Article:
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  • Writer's pictureIrungu Houghton

Civil society is central to our democracy, let's empower it

Updated: Sep 23, 2020

This week was NGO week. Convened by the NGO Coordination Board, over 1,000 NGO leaders met to discuss Government-NGO relations, NGO fundraising and effectiveness. The festivity of the moment was a far cry from the hostility of only a few years ago. What has changed?

Interior Ministry Cabinet Secretary Fred Matiang’i opened the week. He commended NGOs for their direct development impact and encouraged NGOs to continue constructively challenging the State on all matters, human rights violations and corruption. His reference to the tension between state and civic organisations is not only Kenyan, it is a global tension.

Over the last decade, more than fifty Governments have used authoritarian techniques to close the space for citizens and civic organisations to operate. What does Myanmar, United States, Burundi, the United Kingdom, Australia, and Poland have in common? Well, they are among forty countries that have all designed and passed unjust laws to crack down and silence civic organisations in the last two years.

Until very recently, Kenya was also the poster child for repression. Despite having one of the oldest, well-resourced and international recognised civil societies in the world, Kenyan NGOs have experienced operating challenges, arbitrary bans, raids, restrictive laws and calculated publicity smear campaigns all funded by public taxes and directed by public officers.

The most dangerous moment came in 2013/2014. The Kenyan Government unsuccessfully attempted to pass draconian provisions and restrict foreign funding to less than 15% of their budgets. If some of these measures had succeeded, 12,000 NGOs would probably have gone the same way as neighbouring Ethiopia. The “terrorist” state (current Prime Minister Abiy’s words, not mine) successfully passed a similar law in 2009. It collapsed the entire sector for a decade.

Released this week, the 2019 NGO Sector Survey reveals a resilient sector that continues to have a significant development impact and a vital role in building constitutionalism and democracy. Sampling data from registered NGOs, the Board reveals 11,262 NGOs have been registered in the last three decades. 2,468 were voluntarily de-registered or were banned from operating. In 2015, the NGOs Coordination Board arbitrarily put 959 Non-Governmental Organisations on notice for alleged misappropriation of funds. Among those who have been banned and reinstated is the 28-year-old Kenya Human Rights Commission.

Collectively, NGOs generated and managed Kshs 166 billion in 2018/2019, an 8% increase from the previous year. While the bulk of investment goes to health, education and humanitarian relief, Kshs 39 billion was spent on Jubilee’s Four Pillars of jobs, houses, health and food security. Interestingly, human rights and environmental protection are the largest growing sub-sectors.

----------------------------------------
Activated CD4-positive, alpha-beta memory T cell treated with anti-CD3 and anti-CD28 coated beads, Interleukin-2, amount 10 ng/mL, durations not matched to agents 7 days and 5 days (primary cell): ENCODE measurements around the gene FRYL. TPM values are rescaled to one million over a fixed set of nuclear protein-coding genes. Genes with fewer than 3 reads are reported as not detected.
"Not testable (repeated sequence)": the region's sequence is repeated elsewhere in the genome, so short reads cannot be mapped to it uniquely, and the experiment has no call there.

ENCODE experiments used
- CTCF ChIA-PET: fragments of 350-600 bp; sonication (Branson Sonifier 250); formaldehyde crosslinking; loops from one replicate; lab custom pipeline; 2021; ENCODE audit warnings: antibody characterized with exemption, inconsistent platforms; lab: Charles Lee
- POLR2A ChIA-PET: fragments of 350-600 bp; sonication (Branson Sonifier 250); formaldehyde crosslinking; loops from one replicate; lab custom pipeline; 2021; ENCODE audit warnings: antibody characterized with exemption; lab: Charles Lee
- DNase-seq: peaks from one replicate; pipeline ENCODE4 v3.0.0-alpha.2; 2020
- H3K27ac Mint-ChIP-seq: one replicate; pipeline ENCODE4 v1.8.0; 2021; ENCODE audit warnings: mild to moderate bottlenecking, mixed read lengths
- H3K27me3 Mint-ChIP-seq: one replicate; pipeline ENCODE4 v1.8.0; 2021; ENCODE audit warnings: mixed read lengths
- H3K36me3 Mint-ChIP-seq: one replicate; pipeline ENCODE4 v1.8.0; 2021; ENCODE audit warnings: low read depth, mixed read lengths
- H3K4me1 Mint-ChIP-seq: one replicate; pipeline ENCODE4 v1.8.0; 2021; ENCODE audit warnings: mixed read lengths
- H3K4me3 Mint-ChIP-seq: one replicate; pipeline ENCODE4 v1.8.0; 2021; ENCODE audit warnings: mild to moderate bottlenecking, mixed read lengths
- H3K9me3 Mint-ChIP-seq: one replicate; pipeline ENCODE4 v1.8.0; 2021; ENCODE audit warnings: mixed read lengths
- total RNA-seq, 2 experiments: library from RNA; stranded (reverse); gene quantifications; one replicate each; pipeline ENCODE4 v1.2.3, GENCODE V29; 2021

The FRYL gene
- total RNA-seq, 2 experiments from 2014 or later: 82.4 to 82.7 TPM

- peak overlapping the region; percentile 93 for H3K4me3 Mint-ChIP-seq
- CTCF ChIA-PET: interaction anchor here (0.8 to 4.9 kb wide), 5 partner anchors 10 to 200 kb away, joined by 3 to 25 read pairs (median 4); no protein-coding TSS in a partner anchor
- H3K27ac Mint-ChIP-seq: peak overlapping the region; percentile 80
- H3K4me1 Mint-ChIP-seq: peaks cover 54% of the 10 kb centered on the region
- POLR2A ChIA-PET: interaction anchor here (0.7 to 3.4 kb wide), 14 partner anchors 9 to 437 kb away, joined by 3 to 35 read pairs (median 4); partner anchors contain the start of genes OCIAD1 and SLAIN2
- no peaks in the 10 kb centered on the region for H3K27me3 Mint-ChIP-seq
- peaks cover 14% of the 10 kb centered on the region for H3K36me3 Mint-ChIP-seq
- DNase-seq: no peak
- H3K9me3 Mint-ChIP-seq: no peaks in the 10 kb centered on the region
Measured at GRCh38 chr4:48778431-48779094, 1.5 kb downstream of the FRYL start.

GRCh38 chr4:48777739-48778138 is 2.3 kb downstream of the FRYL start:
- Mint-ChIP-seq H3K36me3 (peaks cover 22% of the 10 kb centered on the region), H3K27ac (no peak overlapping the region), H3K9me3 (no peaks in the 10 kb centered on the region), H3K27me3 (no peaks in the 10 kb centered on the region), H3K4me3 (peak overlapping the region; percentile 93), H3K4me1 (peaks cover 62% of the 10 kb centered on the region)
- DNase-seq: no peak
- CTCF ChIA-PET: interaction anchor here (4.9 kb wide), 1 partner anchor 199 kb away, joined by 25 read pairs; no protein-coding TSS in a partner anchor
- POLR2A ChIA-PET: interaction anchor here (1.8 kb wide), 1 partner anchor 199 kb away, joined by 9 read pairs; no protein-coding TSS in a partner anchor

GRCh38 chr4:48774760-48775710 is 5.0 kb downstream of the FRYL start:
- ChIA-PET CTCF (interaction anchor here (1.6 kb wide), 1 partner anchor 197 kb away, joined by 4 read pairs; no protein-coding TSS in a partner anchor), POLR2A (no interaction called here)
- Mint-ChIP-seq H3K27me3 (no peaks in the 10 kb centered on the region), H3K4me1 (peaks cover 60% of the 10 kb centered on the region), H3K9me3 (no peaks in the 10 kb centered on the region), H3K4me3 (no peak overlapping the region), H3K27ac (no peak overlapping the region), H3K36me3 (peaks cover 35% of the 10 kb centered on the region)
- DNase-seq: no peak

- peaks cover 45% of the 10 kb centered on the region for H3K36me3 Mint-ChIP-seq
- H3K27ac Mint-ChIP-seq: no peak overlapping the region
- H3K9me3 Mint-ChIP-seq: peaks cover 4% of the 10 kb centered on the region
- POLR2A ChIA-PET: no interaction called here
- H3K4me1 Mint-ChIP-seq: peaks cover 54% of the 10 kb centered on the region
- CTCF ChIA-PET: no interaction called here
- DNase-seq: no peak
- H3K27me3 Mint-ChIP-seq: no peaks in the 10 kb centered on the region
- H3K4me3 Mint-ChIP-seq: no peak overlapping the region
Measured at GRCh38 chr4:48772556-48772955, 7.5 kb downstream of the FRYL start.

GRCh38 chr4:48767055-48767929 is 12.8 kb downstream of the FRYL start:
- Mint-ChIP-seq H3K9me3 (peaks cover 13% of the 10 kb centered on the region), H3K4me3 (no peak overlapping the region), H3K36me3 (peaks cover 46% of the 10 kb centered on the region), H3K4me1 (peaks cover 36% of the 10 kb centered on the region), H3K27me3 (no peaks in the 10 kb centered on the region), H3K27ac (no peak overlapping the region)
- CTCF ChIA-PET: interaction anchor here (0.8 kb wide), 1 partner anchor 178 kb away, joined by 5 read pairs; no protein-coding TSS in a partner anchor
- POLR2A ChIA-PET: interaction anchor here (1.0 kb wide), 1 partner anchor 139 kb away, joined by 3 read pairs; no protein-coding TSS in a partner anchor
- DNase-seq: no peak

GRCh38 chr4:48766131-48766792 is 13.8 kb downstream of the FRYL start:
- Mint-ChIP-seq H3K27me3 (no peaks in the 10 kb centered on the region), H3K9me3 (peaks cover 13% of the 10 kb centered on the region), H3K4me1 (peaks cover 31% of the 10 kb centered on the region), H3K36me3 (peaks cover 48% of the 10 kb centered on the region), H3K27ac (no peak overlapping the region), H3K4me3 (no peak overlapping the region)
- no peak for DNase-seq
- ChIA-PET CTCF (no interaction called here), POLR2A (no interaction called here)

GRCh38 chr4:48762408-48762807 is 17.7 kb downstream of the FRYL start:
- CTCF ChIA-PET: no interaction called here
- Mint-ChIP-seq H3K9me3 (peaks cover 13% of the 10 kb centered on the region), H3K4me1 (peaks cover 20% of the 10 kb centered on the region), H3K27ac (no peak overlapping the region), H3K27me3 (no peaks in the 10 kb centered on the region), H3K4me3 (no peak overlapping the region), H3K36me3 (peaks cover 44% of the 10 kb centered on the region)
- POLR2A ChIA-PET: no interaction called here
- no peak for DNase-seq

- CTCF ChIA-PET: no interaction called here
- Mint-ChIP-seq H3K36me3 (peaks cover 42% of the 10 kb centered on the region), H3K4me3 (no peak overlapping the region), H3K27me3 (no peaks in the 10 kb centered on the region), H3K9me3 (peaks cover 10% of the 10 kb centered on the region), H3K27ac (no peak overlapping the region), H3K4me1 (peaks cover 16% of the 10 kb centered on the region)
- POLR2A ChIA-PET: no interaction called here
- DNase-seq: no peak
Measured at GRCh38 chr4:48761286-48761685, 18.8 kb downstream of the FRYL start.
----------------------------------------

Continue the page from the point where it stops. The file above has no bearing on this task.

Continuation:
The sector also employs 79,000 employees and mobilises 39,000 volunteers. Surprising given the barbs often thrown against the sector as corrupt and self-serving, using international standards, the study also finds NGOs to be professionally managed and capable.

Addressing the launch, the Interior Cabinet Secretary recommitted to commence the Public Benefits Organisations Act. The consultations now complete and the National Security Council having given their green light, its operationalisation would capitalise on the trust and confidence that has been built in the recent months. It remains to be seen whether this happens.

With the Kenyan Administration moving in the right direction, it is worth asking whether suffocated by a global democratic recession, are Kenya’s development partners stuck in the past? During the dark years of 2014-2017, their funding and diplomatic pressure were important allies for a civil society under siege. As the space opens up again, donors seem to be distracted by episodic challenges of the Building Bridges Initiative and peaceful elections. There is a lack of collective strategic clarity. Their programs appear trapped in project financing not building independent democratic institutions or accelerating positive reform opportunities. It was noticeable that only the Netherlands Embassy and UNDP were prominent at the launch.

NGOs, civic organisations and active citizens must rethink their dependency on external financing. If civil society is critical to deepening democracy, its citizens and businesses must finance it. New bridges must be built with faith based organisations, associations and trade unions that harness their mass public outreach and the professionalism of NGOs.

Cultivating an open-minded, informed and visionary citizenry capable of holding state officers accountable for public resources will not possible without this. We will be unable to consolidate even the huge historical blow to the devolved culture of sleaze and impunity that the impeachment of Kiambu Governor delivered.

We will predictively repeat the original sin of our politics. Elect those who come with their own interest, not ours and watch them eat the country, county by county.

First published Saturday Standard, February 1, 2020. Kindly reproduced here with permission from the Standard Group


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